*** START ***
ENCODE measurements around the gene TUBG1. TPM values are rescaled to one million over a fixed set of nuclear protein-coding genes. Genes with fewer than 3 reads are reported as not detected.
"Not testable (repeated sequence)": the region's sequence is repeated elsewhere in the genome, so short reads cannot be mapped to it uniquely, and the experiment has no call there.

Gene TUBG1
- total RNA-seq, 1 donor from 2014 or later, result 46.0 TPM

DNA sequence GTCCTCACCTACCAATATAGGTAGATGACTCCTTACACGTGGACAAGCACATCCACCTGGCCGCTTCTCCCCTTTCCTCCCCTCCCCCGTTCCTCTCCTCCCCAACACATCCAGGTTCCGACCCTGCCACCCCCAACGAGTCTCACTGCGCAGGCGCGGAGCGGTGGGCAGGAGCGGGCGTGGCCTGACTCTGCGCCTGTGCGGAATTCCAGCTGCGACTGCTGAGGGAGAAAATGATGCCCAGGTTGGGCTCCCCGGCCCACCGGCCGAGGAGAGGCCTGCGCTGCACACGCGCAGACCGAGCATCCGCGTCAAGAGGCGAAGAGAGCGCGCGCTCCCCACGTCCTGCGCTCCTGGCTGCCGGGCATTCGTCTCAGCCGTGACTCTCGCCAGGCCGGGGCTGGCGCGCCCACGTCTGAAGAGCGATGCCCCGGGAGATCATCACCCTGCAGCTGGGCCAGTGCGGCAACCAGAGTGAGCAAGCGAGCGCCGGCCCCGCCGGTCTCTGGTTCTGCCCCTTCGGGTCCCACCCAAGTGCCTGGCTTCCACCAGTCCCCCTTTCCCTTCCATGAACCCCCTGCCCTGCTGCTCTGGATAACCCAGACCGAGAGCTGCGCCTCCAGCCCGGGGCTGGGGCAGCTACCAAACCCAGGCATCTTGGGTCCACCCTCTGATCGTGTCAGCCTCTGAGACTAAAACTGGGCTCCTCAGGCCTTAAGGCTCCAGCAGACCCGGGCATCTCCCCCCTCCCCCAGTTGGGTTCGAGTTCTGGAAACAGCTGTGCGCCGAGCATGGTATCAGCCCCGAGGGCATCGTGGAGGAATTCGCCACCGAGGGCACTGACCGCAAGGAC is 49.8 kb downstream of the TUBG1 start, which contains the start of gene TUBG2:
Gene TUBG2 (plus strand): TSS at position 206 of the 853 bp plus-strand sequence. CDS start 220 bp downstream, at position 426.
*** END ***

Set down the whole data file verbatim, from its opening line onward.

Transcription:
ENCODE measurements around the gene TUBG1. TPM values are rescaled to one million over a fixed set of nuclear protein-coding genes. Genes with fewer than 3 reads are reported as not detected.
"Not testable (repeated sequence)": the region's sequence is repeated elsewhere in the genome, so short reads cannot be mapped to it uniquely, and the experiment has no call there.

Gene TUBG1
- total RNA-seq, 1 donor from 2014 or later, result 46.0 TPM

DNA sequence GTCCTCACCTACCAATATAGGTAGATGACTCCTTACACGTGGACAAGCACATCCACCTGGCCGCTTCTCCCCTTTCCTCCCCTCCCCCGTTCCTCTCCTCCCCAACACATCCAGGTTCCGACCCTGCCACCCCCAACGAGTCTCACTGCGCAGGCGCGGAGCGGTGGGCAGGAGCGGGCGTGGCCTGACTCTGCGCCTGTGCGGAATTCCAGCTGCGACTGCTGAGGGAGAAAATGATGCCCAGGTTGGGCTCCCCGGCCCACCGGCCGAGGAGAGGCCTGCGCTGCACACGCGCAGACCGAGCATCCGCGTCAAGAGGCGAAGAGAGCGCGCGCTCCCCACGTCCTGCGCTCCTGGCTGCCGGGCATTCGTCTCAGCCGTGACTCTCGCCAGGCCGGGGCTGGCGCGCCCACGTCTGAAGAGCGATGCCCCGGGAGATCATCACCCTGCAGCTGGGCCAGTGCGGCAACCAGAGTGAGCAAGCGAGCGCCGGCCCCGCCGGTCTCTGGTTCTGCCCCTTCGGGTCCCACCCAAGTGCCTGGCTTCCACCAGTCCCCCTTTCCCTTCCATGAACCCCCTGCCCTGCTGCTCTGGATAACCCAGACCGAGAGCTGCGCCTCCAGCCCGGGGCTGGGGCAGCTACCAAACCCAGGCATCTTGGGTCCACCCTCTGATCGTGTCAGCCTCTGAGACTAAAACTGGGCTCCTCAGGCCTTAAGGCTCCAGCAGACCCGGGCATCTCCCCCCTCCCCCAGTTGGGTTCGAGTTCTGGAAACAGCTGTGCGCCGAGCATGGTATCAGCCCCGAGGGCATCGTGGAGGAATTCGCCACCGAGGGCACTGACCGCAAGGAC is 49.8 kb downstream of the TUBG1 start, which contains the start of gene TUBG2:
Gene TUBG2 (plus strand): TSS at position 206 of the 853 bp plus-strand sequence. CDS start 220 bp downstream, at position 426.